RePlasts

REINVENTING THE WORLD WITH PLASTICS

SPI Code, Codes on plastic container

What is plastic recycling code and why it is important?

SPI code

Your plastic containers or your polybags, all are comprised of a certain resin type. This resin is what defines the physical properties of your product or maybe you can call them the building blocks of that product. Each resin belongs to a specific category which is denoted by Resin Identification Code (RIC), ranging from 1-7.

If you look onto your plastic product, you will find a number enclosed in ‘chasing arrows’, this symbol is called as SPI Symbol or SPI resin identification code. Note that, these arrows don’t denote that your material is recyclable but rather categorizes them based on their resin type. To avoid the symbol misconception, the ‘chasing arrow’ symbol was changed to a solid triangle by ASTM in 2013.

Back in 1988, The Society of Plastics Industry (SPI) developed this RIC system aiming to ease out the material sorting process. Where waste segregation calls for sorting alike materials together, these SPI codes helped to increase the efficiency of the segregation process.

Refer below for the classifications of SPI codes and what properties does each number depicts about the plastic

1. SPI Code 1 for Polyethylene terephthalate (PETE or PET)

SPI code1

PET is a commonly used clear and tough plastic. This material has good moisture barrier properties but when exposed to heat, PET possesses the risk of contaminating the products present in it. They are widely used in the manufacturing of beverage bottles, food containers, and also storage containers for other kitchen goods. PETs are easily recycled and used for the production of furniture, carpets yarn fibers, fleece jackets, sheet, and film.

2. SPI Code 2 for High-density Polyethylene (HDPE)

SPI code 2

This resin is opaque, has a high strength-density ratio, and is much stronger than PET. It is used to make milk jugs, disposal bins, park benches, agricultural pipes, shampoo bottles, and similar products. Most of the facilities recycle HDPE which is used to make plastic lumbers, bottles, flower pots, etc.

3. SPI Code 3 for Polyvinyl Chloride (PVC)

SPI code3

Discovered in 1838, PVC is one the oldest material used in plumbing pipes, tiles, hoses, credit cards, and in sewers. This plastic has good chemical resistance and insulation properties.

Due to its availability in various forms, highly efficient segregation is needed, making recycling of PVC very difficult to achieve.

4. SPI Code 4 for Low-Density Polyethylene (LDPE)

SPI code4

This resin is easy to produce but is very difficult to recycle. It is highly durable and flexible and is used in the manufacturing of plastic bags, food plastic wrap, and flexible materials like squeezable tubes and bottles. Recycled LDPE is used to make bubble wraps, furniture, liner for garbage cans, and for panels.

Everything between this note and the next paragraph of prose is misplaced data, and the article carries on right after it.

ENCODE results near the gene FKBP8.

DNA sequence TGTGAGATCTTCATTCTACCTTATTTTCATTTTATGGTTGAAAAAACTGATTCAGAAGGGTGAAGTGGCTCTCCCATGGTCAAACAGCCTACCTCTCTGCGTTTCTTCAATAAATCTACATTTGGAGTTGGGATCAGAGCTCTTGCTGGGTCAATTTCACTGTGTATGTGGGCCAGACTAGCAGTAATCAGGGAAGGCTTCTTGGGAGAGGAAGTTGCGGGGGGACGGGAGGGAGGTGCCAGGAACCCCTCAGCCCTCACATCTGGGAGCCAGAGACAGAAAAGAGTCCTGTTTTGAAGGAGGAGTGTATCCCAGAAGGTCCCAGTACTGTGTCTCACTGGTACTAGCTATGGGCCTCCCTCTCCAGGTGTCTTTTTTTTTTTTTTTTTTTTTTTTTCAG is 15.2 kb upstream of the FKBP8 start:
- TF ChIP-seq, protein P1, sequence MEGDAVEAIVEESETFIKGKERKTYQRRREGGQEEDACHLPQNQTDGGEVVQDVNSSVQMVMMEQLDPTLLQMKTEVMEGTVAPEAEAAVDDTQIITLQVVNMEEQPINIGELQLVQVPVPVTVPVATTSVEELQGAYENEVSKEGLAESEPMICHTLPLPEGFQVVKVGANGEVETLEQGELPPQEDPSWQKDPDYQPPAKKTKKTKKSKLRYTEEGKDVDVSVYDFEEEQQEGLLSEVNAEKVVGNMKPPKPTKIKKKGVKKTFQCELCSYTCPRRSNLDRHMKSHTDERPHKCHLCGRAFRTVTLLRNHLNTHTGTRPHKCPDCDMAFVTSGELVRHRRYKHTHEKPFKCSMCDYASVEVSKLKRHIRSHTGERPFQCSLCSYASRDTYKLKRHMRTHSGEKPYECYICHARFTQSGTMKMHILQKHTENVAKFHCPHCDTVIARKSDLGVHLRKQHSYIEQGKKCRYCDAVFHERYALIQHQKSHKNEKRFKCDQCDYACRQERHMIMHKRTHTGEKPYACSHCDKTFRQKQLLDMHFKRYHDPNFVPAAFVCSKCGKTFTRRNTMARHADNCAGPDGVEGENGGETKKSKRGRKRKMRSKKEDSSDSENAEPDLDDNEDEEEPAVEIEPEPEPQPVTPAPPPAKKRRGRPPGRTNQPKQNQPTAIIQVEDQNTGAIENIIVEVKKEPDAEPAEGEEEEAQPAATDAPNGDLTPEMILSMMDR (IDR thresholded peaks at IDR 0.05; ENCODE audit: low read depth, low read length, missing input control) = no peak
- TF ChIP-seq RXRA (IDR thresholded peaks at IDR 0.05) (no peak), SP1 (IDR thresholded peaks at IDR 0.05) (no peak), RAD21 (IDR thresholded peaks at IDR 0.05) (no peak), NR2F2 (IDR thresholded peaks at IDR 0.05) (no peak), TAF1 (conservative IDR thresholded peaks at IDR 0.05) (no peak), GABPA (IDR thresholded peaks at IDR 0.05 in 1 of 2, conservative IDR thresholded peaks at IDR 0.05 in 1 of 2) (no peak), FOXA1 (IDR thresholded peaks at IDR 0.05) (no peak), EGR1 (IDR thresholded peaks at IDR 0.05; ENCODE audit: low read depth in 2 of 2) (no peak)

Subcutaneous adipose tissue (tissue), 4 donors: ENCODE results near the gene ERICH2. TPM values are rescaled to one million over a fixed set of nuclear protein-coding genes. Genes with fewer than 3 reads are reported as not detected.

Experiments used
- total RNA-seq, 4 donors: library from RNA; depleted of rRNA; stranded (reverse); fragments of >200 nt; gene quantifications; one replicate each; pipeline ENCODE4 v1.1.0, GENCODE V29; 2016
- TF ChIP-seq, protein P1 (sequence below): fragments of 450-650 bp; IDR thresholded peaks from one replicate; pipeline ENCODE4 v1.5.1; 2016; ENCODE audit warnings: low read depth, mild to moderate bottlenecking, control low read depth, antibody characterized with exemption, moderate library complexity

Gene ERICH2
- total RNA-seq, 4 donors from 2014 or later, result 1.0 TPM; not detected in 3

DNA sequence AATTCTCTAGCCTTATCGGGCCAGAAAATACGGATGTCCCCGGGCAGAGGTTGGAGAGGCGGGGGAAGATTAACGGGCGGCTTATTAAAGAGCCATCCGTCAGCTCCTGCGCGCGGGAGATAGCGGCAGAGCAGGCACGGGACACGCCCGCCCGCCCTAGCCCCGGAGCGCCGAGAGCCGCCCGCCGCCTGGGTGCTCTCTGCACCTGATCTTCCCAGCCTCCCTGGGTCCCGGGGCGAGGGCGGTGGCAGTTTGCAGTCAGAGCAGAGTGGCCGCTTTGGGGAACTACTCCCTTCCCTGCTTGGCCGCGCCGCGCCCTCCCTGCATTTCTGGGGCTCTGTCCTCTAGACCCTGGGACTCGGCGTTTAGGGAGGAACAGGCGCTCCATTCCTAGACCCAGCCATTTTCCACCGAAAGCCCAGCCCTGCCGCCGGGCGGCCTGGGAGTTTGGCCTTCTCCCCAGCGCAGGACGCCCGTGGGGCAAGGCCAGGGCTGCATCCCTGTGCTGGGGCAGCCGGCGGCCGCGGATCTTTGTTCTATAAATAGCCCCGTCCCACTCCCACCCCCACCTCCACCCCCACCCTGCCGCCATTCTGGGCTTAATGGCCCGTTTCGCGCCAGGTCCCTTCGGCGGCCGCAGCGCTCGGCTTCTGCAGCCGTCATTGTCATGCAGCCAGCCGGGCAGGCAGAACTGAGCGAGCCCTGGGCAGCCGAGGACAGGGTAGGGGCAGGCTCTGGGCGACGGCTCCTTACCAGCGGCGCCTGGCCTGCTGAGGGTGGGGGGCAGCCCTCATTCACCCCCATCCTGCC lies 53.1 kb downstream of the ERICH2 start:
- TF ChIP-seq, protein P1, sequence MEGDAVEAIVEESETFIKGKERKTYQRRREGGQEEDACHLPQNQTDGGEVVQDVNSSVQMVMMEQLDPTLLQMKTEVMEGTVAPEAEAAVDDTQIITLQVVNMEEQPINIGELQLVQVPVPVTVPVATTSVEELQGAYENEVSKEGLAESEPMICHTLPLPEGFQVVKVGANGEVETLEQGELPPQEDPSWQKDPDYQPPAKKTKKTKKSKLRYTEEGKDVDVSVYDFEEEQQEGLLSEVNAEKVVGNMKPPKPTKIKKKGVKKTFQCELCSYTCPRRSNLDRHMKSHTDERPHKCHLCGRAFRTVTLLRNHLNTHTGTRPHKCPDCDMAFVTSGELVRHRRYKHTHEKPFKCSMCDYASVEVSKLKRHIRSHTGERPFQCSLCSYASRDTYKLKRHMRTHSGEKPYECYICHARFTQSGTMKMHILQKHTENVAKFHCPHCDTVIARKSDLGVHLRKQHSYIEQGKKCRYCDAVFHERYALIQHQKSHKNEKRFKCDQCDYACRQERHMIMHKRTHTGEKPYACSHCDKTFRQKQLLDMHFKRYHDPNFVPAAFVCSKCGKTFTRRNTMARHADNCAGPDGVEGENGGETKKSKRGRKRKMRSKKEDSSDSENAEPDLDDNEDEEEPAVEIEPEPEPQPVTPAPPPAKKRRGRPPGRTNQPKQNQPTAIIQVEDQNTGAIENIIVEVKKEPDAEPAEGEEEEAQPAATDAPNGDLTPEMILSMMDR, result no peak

5. SPI Code 5 for Polypropylene (PP)

SPI code5

PP is a hard material that has good chemical and heat resistance properties. It is easy and cheap to produce and hence it is found in Tupperware, yogurt containers, auto parts. PP can be recycled but this is not widely practiced and upon recycling it’s converted to storage bins, rakes, or ice scrapers.

6. SPI Code 6 for Polystyrene (PS)

SPI code6

Styrofoam has a low melting point and has a foamy structure. Where its fabrication cost is low it is used to make egg cartons, coffee cup lids, disposable tableware, and insulation boards. PS is mostly thrown away as recycling is a challenging task that requires a lot of energy. Recycled resin is used for insulation and license plates.

7. SPI Code 7 for other plastics

SPI Code7

Plastics that do not fall into the above six categories are covered in code 7. This category includes a wide range of plastic materials like PLAs, nylon, acrylic, polycarbonates, and multilayered plastics. These plastics face difficulty in plastic recycling, though few of them are now being recycled with the help of mechanical or chemical recycling.

SPI codes are used to create awareness of plastic products to consumers. Where widely recycled resin is HDPE and PET, the rest of all types are only encountered by few facilities creating disposal of all the plastic in the landfills. We as consumers need to reduce plastic waste generation with all the methods possible.

SHARE THIS POST:

Share on facebook
Share on twitter
Share on linkedin
Share on whatsapp

Related Articles

Top Plastic Polluters- How coca-cola Pepsi and Nestle are impacting the environment? (2021)

Coca-Cola, Pepsi and Nestle are significant shareholders of the Food & Beverage industry and have become top plastic polluters. These brands are the most popular brands among the customers due to the taste of their products. But there is another reason behind the popularity of these brands. These popular brands are named the world's top plastic polluters.

Replasts Logo RePlasts

Quick Links

Share on facebook
Share on twitter
Share on linkedin
Share on whatsapp